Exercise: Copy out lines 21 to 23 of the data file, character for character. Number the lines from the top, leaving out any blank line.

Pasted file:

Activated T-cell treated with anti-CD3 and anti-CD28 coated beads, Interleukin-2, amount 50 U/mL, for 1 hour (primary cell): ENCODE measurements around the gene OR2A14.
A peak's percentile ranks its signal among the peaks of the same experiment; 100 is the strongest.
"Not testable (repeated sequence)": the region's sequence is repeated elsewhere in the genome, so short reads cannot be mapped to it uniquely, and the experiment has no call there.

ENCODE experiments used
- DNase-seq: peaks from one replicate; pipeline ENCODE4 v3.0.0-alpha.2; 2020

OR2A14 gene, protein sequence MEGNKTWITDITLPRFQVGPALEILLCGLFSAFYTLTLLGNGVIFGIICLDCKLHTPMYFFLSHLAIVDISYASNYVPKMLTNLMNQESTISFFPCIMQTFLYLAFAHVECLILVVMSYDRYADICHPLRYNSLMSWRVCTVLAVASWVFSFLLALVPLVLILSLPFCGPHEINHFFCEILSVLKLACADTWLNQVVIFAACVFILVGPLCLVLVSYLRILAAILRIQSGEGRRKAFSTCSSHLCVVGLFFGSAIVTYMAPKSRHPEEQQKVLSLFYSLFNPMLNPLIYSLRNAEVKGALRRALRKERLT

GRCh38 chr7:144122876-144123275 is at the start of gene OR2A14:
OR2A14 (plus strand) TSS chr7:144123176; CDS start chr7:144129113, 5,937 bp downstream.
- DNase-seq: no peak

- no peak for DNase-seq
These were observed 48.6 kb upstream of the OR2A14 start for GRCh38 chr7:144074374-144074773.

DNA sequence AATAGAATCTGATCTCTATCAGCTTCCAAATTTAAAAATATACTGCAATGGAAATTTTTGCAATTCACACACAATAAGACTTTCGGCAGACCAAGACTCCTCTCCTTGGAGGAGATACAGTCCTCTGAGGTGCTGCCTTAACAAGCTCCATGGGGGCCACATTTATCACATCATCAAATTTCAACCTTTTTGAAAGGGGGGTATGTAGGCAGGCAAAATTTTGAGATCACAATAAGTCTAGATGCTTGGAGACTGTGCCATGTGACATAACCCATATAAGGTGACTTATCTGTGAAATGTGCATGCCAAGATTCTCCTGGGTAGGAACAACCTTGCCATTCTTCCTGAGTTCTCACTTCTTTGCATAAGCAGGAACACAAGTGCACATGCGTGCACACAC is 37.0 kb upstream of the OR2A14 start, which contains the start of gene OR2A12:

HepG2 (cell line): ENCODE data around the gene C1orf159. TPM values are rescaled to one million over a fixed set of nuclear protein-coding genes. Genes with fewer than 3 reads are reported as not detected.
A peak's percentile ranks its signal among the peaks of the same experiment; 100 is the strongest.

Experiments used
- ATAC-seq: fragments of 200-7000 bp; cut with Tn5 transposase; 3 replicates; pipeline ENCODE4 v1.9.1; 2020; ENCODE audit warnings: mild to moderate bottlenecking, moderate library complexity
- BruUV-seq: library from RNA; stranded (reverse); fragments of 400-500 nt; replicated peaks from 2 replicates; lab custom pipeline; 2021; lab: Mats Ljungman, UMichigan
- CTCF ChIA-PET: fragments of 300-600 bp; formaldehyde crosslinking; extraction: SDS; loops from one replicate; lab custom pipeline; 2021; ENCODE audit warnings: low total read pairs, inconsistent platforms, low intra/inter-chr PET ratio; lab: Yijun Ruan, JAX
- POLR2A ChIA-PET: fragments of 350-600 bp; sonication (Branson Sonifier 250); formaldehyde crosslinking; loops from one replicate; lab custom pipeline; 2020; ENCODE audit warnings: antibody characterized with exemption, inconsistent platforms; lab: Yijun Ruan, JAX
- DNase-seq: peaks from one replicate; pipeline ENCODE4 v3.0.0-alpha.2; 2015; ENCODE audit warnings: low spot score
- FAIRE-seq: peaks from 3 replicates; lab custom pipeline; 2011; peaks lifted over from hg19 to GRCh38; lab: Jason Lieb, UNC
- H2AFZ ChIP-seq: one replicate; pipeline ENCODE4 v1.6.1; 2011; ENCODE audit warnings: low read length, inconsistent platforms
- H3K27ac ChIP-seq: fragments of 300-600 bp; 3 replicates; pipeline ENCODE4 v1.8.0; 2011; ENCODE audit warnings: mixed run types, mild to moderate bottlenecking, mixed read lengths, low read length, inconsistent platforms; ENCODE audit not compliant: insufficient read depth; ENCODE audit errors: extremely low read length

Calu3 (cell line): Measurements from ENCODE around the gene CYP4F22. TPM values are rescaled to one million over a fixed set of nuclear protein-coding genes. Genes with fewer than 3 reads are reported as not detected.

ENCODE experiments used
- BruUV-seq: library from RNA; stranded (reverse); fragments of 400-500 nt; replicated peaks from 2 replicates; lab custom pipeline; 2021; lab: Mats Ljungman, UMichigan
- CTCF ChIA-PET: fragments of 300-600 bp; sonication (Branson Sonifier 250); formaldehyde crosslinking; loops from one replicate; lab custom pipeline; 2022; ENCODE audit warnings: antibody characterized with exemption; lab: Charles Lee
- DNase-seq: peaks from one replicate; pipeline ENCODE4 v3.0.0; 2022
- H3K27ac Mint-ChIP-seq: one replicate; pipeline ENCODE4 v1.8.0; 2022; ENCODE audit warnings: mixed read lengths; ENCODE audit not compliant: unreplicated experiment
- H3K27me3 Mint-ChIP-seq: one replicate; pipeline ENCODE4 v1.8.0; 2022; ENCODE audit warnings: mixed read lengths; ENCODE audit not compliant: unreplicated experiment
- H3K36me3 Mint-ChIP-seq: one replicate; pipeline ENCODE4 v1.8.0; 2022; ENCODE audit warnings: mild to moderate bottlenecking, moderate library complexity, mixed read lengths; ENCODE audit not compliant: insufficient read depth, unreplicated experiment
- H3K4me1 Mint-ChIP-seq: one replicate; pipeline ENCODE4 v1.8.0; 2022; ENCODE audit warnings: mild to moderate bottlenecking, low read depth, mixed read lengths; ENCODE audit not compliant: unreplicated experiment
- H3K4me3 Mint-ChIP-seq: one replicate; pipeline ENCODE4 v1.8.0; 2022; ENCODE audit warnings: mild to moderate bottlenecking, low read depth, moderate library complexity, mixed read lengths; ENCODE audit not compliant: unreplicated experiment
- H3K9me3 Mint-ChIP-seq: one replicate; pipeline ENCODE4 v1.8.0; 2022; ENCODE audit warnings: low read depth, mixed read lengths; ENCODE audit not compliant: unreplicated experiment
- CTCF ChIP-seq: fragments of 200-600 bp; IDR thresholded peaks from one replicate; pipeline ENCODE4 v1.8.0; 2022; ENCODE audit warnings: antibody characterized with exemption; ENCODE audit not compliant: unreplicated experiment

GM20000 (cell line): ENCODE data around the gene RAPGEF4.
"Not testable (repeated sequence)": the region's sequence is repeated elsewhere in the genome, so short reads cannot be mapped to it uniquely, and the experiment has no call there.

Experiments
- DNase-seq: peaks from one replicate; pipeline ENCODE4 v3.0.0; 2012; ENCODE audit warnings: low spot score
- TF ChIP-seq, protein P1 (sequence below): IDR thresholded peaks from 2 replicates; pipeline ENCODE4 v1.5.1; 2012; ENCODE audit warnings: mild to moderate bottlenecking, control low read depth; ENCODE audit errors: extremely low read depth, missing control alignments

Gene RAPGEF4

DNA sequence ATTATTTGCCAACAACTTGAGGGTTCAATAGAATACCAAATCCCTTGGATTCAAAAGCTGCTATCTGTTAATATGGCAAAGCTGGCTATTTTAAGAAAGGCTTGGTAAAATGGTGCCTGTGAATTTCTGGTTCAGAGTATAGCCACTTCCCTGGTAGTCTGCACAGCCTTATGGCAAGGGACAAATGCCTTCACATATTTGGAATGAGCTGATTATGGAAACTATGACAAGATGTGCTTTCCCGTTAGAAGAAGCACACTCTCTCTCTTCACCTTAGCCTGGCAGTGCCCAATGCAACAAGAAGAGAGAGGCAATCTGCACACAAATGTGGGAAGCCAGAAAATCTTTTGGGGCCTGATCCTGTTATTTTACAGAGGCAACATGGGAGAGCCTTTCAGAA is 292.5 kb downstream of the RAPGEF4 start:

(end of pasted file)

- FAIRE-seq: peaks from 3 replicates; lab custom pipeline; 2011; peaks lifted over from hg19 to GRCh38; lab: Jason Lieb, UNC
- H2AFZ ChIP-seq: one replicate; pipeline ENCODE4 v1.6.1; 2011; ENCODE audit warnings: low read length, inconsistent platforms
- H3K27ac ChIP-seq: fragments of 300-600 bp; 3 replicates; pipeline ENCODE4 v1.8.0; 2011; ENCODE audit warnings: mixed run types, mild to moderate bottlenecking, mixed read lengths, low read length, inconsistent platforms; ENCODE audit not compliant: insufficient read depth; ENCODE audit errors: extremely low read length